The escalating feud between Jay Z and Drake has claimed its first collateral damage, as Jay Z shot back on Drake’s suggestion that he eats fondue and caught the sport of lacrosse in the crossfire. There were no survivors.

More specifically, there were survivors, and they wear colorful polo shirts and enjoy the sport of lacrosse—so much that they have already made their displeasure known with Jay Z’s apparent disregard for it. The insult in question came in DJ Khaled’s track “They Don’t Love You No More,” where Jay Z contributed a verse saying, “Haters wanna ball, let me tighten up my drawstring / Wrong sport boy, you know you soft as a lacrosse team.”

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All told, it was tantamount to insinuating that Drake wouldn’t know capelin caviar from beluga. Or that his last performance of dressage was not with a warmblood, but rather some farm-broken stock horse. Except in this case, Jay Z made the mistake of referencing lacrosse, a sport fiercely protected by many a roughneck Princetonian.

Now Major League Lacrosse, the most major of leagues lacrosse, has responded with a statement calling Jay Z’s lacrosse familiarity into question. Indeed, given his apparent ignorance, it’s almost as though Jay Z was using “lacrosse team” as some sort of shorthand evoking a rich, privileged upbringing—or even just as an almost-rhyme for “drawstring”—rather than anything based on an intimate knowledge of the sport.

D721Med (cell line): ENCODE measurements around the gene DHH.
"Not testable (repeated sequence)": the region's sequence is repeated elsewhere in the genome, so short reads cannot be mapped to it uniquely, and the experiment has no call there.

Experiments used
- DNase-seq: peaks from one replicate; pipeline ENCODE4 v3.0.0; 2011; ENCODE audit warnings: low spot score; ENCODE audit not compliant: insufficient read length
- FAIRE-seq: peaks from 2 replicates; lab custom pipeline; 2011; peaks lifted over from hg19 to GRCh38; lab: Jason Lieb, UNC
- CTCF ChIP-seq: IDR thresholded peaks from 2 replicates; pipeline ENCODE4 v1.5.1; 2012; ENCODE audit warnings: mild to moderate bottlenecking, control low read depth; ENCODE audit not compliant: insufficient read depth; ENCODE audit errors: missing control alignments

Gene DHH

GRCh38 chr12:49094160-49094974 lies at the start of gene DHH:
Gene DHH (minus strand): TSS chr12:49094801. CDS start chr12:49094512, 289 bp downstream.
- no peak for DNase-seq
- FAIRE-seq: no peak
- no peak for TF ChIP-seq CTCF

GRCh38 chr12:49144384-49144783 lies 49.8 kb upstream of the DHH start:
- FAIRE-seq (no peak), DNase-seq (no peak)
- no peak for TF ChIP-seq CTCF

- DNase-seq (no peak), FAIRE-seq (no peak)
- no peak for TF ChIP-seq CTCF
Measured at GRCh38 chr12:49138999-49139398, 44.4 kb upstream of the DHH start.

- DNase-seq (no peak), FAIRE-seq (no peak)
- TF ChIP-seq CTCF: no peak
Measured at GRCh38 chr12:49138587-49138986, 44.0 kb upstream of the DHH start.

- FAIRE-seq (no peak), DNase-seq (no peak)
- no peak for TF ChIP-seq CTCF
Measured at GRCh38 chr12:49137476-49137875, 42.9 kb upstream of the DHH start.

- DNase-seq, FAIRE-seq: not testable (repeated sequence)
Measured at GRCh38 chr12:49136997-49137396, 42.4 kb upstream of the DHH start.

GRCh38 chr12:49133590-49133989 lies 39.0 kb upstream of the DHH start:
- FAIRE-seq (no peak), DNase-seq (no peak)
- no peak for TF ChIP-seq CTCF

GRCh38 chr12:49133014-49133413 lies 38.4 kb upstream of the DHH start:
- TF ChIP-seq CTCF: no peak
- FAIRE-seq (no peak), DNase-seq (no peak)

Lacrosse is often called the fastest sport on two feet. Players are on the field dodging and shooting balls at over 100 miles per hour.

With that said we don’t think Jay-Z knows what he’s talking about when he calls Lacrosse ‘soft.’ I can guarantee you it is anything but a ‘soft’ sport.’

Mr. Carter would not last one minute on a lacrosse field during a match and he is more than welcome to come to any of our games and try.

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As of press time, neither Jay Z nor Drake has yet stoked the flames of this lacrosse feud any further—a wise move, considering the “lax bro” community has already shown itself capable of making hip-hop that’s every bit as hard as their back-and-forth.